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10

mat = {TensorProduct[{1, 0}, {0, 1}, {0, 1}, {0, 1}, {0, 1}]/Sqrt[2]}; FixedPoint[ArrayFlatten, mat] // MatrixForm $\left( \begin{array}{cccccccc} 0 & 0 & 0 & 0 & 0 & 0 & 0 & 0 \\ 0 & 0 & 0 & 0 & 0 & 0 & 0 & 0 \\ 0 & 0 & 0 & 0 & 0 & 0 & 0 & 0 \\ 0 & 0 & 0 & \...


8

mat = {TensorProduct[{1, 0}, {0, 1}, {0, 1}, {0, 1}, {0, 1}]/ Sqrt[2]}; ArrayFlatten[ArrayFlatten /@ mat] // MatrixForm $\left( \begin{array}{cccccccc} 0 & 0 & 0 & 0 & 0 & 0 & 0 & 0 \\ 0 & 0 & 0 & 0 & 0 & 0 & 0 & 0 \\ 0 & 0 & 0 & 0 & 0 & 0 & 0 & 0 \\ 0 & 0 & 0 &...


8

First we run the original with an example (which should have been in the post). Mmax = 400; W = 1024; deltaX = .1; SeedRandom[1111]; lambdaMatrix = RandomReal[1, {W, W}]; lPoly = Developer`ToPackedArray[RandomReal[{-10, 10}, {Mmax + 1, W}]]; AbsoluteTiming[ res = MomentComputing[Mmax, 5, lambdaMatrix, lPoly, lPoly];] (* Out[52]= {12.1522, Null} *) What I ...


7

How to find the eigenvalue of this abstract matrix (reference answer: -2,-2,1). I am assuming $A^2$ means $A*A$? If so, then may be e = IdentityMatrix[3]; a = {{a11, a21, a31}, {a21, a22, a32}, {a31, a32, a33}}(*abstract symmetric matrix*) eqs = Thread[Flatten[a.a + a] == Flatten[2*e]]; sol = FindInstance[eqs, Flatten[a]]; Eigenvalues[a /. sol]


7

X = {TensorProduct[{1, 0}, {0, 1}, {0, 1}, {0, 1}, {0, 1}]/Sqrt[2]}; Flatten[X, {{1, 3, 5}, {2, 4, 6}}] (* {{0, 0, 0, 0, 0, 0, 0, 0}, {0, 0, 0, 0, 0, 0, 0, 0}, {0, 0, 0, 0, 0, 0, 0, 0}, {0, 0, 0, 1/Sqrt[2], 0, 0, 0, 0}} *)


6

This suggests minimal polynomial of $A$ is $x^2+x-2$. This has roots -2,1 (the eigenvalues not counting multiplicities). Note $m(A)$ divides $p(A)$ (the characteristic polynomial, which by Cayley-Hamilton $p(A)=0$) (-2,-2,1) or (-2,1,1) could be eigenvalues of $A$: e.g. using diagonal matrices. This also case when examine other instances from @Nasser code. ...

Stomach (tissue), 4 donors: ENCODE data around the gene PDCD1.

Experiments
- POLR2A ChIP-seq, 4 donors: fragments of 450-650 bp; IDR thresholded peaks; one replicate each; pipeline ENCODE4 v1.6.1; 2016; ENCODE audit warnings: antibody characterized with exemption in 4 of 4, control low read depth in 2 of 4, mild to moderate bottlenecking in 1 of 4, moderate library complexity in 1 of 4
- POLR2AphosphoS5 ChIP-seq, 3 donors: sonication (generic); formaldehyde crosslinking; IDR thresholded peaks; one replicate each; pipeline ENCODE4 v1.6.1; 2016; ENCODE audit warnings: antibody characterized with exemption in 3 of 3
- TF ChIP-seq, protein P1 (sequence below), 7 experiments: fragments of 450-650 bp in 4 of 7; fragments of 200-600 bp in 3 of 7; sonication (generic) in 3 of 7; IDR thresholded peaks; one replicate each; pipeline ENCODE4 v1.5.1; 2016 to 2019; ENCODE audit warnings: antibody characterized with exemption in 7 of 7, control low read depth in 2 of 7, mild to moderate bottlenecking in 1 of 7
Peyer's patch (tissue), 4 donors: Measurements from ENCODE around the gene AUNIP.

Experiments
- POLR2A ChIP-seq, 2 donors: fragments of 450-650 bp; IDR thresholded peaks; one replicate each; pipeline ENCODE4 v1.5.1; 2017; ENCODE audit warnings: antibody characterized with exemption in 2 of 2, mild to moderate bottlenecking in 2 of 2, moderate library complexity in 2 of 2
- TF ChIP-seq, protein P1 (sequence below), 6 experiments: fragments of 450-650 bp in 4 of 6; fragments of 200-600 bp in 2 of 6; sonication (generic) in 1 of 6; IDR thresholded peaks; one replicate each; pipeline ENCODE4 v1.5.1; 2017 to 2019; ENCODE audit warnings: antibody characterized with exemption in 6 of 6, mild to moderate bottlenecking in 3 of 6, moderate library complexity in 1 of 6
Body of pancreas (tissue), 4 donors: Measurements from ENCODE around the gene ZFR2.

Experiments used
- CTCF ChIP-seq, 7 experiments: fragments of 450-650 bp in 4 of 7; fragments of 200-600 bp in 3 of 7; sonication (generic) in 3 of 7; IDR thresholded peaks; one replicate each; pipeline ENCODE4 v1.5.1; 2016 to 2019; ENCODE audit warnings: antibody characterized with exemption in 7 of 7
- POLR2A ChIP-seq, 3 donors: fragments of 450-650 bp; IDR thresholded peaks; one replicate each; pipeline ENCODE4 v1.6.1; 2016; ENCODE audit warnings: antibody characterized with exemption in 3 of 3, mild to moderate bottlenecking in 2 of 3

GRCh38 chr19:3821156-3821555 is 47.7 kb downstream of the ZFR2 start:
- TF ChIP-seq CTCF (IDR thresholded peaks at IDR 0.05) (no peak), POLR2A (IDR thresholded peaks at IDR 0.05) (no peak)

5

Your specific example can be solve with a general $P$, see code below. (*Data*) A = {{-2, -2, 1}, {2, x, -2}, {0, 0, -2}}; B = {{2, 1, 0}, {0, -1, 0}, {0, 0, y}}; (*Search for x and y based on characteristic polynomial*) n = Length@A; Id = IdentityMatrix@n; solxy = SolveAlways[Det[A - l*Id] == Det[B - l*Id], l] (*Update data*) A = A /. solxy[[1]]; B = B /. ...


5

One of many ways: mat = Normal@ SparseArray[{Band[{1, 1}] -> 1, Band[{1, 2}] -> -1/2, Band[{2, 1}] -> -1/2}, {10, 10}]; mat // MatrixForm The Normal@ is not really necessary.


5

Recommend that you look at Array Clear["Global`*"] genMat[n_Integer?Positive, f_] := Array[f, {n, n}] genMat[4, f] (* {{f[1, 1], f[1, 2], f[1, 3], f[1, 4]}, {f[2, 1], f[2, 2], f[2, 3], f[2, 4]}, {f[3, 1], f[3, 2], f[3, 3], f[3, 4]}, {f[4, 1], f[4, 2], f[4, 3], f[4, 4]}} *) genMat[4, Times] (* {{1, 2, 3, 4}, {2, 4, 6, 8}, {3, 6, 9, 12}, {...


5

Another option (m = {TensorProduct[{1, 0}, {0, 1}, {0, 1}, {0, 1}, {0, 1}]}/Sqrt[2]) // MatrixForm And now m1 = ArrayFlatten[m[[1, 1]], 2] m2 = ArrayFlatten[m[[1, 2]], 2] Join[m1, m2, 2] // MatrixForm


4

After a second thought I notice it's not that hard to implement: ClearAll[myD, δ] myD[x_[k_, l_], x_[β_, α_]] := δ[k, β] δ[l, α] - δ[k, α] δ[l, β] myD[a_ b_, c_] := a myD[b, c] + b myD[a, c] SetAttributes[δ, Orderless] δ /: δ[a_, b_] h_[former___, b_, latter___] := h[former, a, latter] δ[a_, a_] = \[FormalCapitalD]; The following rule isn't necessary but ...


4

Clear["Global`*"] A[n_Integer?Positive] := DiagonalMatrix[Table[1, n]] + DiagonalMatrix[Table[-1/2, n - 1], 1, n] + DiagonalMatrix[Table[-1/2, n - 1], -1, n]; A[5] // MatrixForm


4

There are only seven (six unique) solutions up to row/column sums of $10^8$ (of course there are 1152 equivalent squares by permutation/transposition for each one): $$ \left( \begin{array}{cccc} 2 & 16 & 108 & 180 \\ 24 & 192 & 9 & 15 \\ 144 & 18 & 150 & 90 \\ 160 & 20 & 135 & 81 \\ \end{array} \right),\...


3

Assuming you have definitions already for n, single argument t[x], and two-argument t[x,y], then this is fairly straightforward: g[i_, n_] := Table[(t[i + 1] - t[j, i])/h[i] KroneckerDelta[k, i] + (t[j, i] - t[i])/h[i] KroneckerDelta[k, i + 1] - 1/6 (t[j, i] - t[i]) (t[i + 1] - t[j, i]) (1 + (t[i + 1] - t[j, i])/h[i]) KroneckerDelta[k, ...


3